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This is a brief discussion of Alan Lightman and, of course, of some speculative-fiction books by Lightman.
This discussion and list does not necessarily include every book by Lightman: it includes only those books that I both know and like. Just as with the author list itself, omission of a particular item may mean I didn’t think highly enough of the omitted item, or it may simply mean that I have not yet sufficient familiarity with it. (In a very few cases, I have listed some books merely on the strength of my opinion of the author: all such books are clearly marked below, as throughout these lists, with a hash mark (#) before the title so you know what’s what.)
I don’t pretend that this discussion is a deep analysis. My intent is no more than to give you a rough idea of what kinds of tales Lightman tells, how those tales are usually told, and what makes them and Lightman worthy; in sum, to help you rank Alan Lightman (and the works by Lightman listed here) on your personal literary “to do” list.
My knowledge of Lightman’s fiction is limited to one book, his much-praised novel Einstein’s Dreams. (He has written two other novels of a speculative-fiction nature—cited farther below—which I have not yet read.)
Einstein’s Dreams is actually less a novel than a set of related but disparate meditations (one cannot really call them “stories” in the usual sense). Each, presented as a dream the young Einstein has while still formulating his theories of relativity, explores some different conceptualization of what the universe would be like if the nature of time were in some way—a way unique to each “dream”—different from what it actually is (so far as we, and Einstein at that time, can grasp them).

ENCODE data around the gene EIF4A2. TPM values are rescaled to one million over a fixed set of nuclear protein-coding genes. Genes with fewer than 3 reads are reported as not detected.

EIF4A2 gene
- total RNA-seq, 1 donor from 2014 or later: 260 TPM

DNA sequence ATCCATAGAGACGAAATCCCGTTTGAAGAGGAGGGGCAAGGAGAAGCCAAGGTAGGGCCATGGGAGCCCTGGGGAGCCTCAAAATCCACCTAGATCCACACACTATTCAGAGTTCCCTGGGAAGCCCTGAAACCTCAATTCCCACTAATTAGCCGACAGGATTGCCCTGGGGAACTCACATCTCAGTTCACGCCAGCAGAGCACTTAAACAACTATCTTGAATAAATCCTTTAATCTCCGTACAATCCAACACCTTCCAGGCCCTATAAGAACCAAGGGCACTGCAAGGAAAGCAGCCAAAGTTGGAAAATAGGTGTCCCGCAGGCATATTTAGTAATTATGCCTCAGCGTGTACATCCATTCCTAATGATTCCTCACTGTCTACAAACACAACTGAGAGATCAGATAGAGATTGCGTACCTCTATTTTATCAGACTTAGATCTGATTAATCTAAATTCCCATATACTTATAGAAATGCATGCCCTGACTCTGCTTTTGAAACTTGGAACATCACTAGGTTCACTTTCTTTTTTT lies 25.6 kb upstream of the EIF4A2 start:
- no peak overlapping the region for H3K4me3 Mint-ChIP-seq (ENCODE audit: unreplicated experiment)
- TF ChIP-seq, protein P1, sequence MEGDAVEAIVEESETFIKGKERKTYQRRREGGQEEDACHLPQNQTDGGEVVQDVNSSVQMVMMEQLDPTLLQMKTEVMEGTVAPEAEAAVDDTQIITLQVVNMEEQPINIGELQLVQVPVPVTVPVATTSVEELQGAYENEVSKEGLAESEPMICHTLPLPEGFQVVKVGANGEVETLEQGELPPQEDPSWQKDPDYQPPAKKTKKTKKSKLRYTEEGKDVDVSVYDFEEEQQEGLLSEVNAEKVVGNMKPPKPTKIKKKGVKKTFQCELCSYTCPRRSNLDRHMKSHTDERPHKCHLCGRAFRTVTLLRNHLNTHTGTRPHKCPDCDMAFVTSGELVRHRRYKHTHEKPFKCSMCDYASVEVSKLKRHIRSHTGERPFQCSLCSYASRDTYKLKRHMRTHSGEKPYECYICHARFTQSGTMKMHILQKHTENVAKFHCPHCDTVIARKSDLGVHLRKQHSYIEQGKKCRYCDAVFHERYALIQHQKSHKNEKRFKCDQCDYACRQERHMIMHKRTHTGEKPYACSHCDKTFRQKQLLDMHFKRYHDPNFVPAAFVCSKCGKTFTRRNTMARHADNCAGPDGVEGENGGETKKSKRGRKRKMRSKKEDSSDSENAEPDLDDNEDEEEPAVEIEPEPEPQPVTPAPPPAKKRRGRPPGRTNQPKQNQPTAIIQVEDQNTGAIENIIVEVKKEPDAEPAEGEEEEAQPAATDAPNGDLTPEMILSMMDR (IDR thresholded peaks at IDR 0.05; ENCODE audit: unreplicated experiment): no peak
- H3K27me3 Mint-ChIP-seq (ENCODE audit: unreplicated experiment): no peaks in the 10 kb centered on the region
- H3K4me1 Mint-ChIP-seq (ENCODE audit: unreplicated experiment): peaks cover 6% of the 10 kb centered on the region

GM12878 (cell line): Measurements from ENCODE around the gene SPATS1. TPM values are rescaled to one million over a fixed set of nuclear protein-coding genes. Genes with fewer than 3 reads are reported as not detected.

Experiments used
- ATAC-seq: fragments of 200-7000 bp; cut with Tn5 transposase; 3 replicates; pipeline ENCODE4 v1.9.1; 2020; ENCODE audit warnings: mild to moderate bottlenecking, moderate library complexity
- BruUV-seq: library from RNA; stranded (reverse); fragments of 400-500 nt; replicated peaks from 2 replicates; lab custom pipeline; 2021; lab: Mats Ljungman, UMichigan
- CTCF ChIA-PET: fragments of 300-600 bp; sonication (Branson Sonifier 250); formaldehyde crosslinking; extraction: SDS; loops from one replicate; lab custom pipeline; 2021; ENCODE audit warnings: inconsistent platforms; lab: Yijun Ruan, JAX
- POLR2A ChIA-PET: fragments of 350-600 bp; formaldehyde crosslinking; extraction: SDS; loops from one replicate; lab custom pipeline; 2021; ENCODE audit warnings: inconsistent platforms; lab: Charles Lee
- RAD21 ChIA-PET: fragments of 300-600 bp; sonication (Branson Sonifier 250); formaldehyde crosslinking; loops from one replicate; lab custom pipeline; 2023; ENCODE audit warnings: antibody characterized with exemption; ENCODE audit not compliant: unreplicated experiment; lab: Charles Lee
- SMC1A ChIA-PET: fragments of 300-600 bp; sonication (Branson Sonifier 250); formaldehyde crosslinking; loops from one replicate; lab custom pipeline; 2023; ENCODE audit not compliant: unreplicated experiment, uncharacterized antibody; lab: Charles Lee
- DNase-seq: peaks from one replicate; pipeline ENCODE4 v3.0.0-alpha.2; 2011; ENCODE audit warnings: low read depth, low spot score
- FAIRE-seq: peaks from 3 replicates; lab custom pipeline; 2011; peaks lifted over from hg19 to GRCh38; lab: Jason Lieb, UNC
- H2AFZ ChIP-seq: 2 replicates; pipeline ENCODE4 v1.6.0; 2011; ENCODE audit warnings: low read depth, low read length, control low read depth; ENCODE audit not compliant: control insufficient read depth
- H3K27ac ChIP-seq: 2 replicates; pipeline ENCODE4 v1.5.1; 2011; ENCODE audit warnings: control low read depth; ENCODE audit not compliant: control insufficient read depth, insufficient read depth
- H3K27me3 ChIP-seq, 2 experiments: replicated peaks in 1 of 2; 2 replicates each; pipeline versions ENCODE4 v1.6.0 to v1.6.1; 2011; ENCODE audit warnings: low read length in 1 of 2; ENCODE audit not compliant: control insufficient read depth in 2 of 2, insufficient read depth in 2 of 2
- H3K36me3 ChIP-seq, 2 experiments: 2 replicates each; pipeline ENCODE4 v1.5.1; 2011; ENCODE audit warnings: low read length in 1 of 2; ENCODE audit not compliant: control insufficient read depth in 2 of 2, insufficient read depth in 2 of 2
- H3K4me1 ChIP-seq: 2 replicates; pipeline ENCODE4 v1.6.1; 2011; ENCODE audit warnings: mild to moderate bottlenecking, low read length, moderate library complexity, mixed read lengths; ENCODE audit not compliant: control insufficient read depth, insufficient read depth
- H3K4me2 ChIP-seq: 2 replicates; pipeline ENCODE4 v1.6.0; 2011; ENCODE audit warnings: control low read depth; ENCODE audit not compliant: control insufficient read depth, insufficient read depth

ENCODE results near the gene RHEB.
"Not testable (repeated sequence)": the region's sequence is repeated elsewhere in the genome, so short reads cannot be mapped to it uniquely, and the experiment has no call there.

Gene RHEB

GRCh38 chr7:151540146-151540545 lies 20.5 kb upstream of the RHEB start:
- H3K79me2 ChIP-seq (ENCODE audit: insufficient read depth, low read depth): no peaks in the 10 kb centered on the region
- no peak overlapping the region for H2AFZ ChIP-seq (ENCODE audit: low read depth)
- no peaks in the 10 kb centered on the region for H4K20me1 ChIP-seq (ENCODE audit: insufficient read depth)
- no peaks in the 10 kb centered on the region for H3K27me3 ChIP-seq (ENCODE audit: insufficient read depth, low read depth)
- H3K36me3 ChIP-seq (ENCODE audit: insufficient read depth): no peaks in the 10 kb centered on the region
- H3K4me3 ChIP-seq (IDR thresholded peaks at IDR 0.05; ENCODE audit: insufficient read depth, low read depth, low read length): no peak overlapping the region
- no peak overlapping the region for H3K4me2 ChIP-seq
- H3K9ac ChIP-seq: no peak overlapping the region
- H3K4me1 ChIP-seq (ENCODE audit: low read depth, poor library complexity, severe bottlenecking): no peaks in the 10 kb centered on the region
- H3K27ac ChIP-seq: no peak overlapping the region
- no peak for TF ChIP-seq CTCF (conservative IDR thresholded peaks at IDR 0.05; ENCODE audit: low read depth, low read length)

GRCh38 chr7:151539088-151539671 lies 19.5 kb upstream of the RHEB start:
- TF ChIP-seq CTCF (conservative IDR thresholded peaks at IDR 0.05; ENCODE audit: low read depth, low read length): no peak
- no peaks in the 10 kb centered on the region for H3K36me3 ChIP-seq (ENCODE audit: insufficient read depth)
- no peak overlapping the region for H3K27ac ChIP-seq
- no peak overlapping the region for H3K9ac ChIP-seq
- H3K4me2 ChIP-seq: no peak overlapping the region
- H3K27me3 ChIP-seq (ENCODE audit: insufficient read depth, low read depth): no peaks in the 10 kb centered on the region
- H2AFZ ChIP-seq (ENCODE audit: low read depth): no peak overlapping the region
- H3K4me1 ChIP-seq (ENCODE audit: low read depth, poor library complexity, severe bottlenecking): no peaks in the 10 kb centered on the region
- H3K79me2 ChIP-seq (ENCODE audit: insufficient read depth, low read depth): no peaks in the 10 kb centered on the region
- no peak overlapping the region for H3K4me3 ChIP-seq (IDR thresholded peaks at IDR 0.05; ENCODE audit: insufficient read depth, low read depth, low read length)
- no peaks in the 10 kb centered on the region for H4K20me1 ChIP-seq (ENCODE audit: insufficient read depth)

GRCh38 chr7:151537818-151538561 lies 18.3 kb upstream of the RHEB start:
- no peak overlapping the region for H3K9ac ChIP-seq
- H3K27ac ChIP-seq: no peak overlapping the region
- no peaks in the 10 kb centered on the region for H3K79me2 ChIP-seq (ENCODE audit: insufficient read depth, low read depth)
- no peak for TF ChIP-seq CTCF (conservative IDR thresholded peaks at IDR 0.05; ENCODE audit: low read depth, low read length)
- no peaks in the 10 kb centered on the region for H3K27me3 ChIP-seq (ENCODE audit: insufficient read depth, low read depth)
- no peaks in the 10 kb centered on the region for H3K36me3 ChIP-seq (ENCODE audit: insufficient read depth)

What makes this little book a treasure are two things: first, the ingenuity of the various visualizations Lightman—an expert physicist—conceives, and the curious universes that each implies; and second, the luminous prose in which Lightman sets forth each “dream”.
Here is one example:
It is late afternoon, and, for a brief moment, the sun nestles in a snowy hollow of the Alps, fire touching ice. The long slants of light sweep from the mountains, cross a restful lake, cast shadows in a town below.
In many ways, it is a town of one piece and a whole. Spruce and larch and arolla pine form a gentle border north and west, while higher up are fire lilies, purple gentians, alpine columbines. In pastures near the town graze cattle for making butter, cheese, and chocolate. A little textile mill produces silks, ribbons, cotton clothes. A church bell rings. The smell of smoked beef fills the streets and alleyways.
On closer look, it is a town in many pieces. One neighborhood lives in the fifteenth century. Here, the storeys of the rough-stone houses are joined by outdoor stairs and galleries, while the upper gables gape and open to the winds. Moss grows between the stone slabs of the roofs. Another section of the village is a picture of the eighteenth century. Burnt red tiles lie angled on the straight-lined roofs. A church has oval windows, corbeled loggias, granite parapets. Another section holds the present, with arcades lining every avenue, metal railings on the balconies, façades made of smooth sandstone. Each section of the village is fastened to a different time.